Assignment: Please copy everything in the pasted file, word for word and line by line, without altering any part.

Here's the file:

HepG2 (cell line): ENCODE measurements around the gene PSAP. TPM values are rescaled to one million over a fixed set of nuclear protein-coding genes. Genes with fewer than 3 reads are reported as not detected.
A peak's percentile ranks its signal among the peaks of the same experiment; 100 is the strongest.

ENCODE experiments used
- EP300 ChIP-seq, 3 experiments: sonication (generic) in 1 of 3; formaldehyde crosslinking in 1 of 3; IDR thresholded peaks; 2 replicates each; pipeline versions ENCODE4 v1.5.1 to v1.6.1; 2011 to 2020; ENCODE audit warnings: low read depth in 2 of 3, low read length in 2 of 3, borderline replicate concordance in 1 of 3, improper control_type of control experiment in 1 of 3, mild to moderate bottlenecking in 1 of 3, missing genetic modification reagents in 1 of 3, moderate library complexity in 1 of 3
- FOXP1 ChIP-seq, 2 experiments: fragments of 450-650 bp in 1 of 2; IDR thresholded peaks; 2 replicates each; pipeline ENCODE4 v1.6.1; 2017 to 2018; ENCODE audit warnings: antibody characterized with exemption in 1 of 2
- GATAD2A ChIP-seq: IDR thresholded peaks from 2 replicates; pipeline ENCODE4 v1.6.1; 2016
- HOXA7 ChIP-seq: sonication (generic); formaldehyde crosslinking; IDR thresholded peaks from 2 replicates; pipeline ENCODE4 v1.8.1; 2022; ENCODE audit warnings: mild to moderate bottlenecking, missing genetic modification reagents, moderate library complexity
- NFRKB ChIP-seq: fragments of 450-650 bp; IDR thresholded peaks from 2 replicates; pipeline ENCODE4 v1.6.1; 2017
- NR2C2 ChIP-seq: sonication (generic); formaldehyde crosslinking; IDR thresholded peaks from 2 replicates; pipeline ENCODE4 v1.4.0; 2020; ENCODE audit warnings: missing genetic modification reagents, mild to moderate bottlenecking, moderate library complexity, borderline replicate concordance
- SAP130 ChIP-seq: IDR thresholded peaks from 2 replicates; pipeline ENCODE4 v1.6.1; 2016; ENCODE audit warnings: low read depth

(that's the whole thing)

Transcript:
HepG2 (cell line): ENCODE measurements around the gene PSAP. TPM values are rescaled to one million over a fixed set of nuclear protein-coding genes. Genes with fewer than 3 reads are reported as not detected.
A peak's percentile ranks its signal among the peaks of the same experiment; 100 is the strongest.

ENCODE experiments used
- EP300 ChIP-seq, 3 experiments: sonication (generic) in 1 of 3; formaldehyde crosslinking in 1 of 3; IDR thresholded peaks; 2 replicates each; pipeline versions ENCODE4 v1.5.1 to v1.6.1; 2011 to 2020; ENCODE audit warnings: low read depth in 2 of 3, low read length in 2 of 3, borderline replicate concordance in 1 of 3, improper control_type of control experiment in 1 of 3, mild to moderate bottlenecking in 1 of 3, missing genetic modification reagents in 1 of 3, moderate library complexity in 1 of 3
- FOXP1 ChIP-seq, 2 experiments: fragments of 450-650 bp in 1 of 2; IDR thresholded peaks; 2 replicates each; pipeline ENCODE4 v1.6.1; 2017 to 2018; ENCODE audit warnings: antibody characterized with exemption in 1 of 2
- GATAD2A ChIP-seq: IDR thresholded peaks from 2 replicates; pipeline ENCODE4 v1.6.1; 2016
- HOXA7 ChIP-seq: sonication (generic); formaldehyde crosslinking; IDR thresholded peaks from 2 replicates; pipeline ENCODE4 v1.8.1; 2022; ENCODE audit warnings: mild to moderate bottlenecking, missing genetic modification reagents, moderate library complexity
- NFRKB ChIP-seq: fragments of 450-650 bp; IDR thresholded peaks from 2 replicates; pipeline ENCODE4 v1.6.1; 2017
- NR2C2 ChIP-seq: sonication (generic); formaldehyde crosslinking; IDR thresholded peaks from 2 replicates; pipeline ENCODE4 v1.4.0; 2020; ENCODE audit warnings: missing genetic modification reagents, mild to moderate bottlenecking, moderate library complexity, borderline replicate concordance
- SAP130 ChIP-seq: IDR thresholded peaks from 2 replicates; pipeline ENCODE4 v1.6.1; 2016; ENCODE audit warnings: low read depth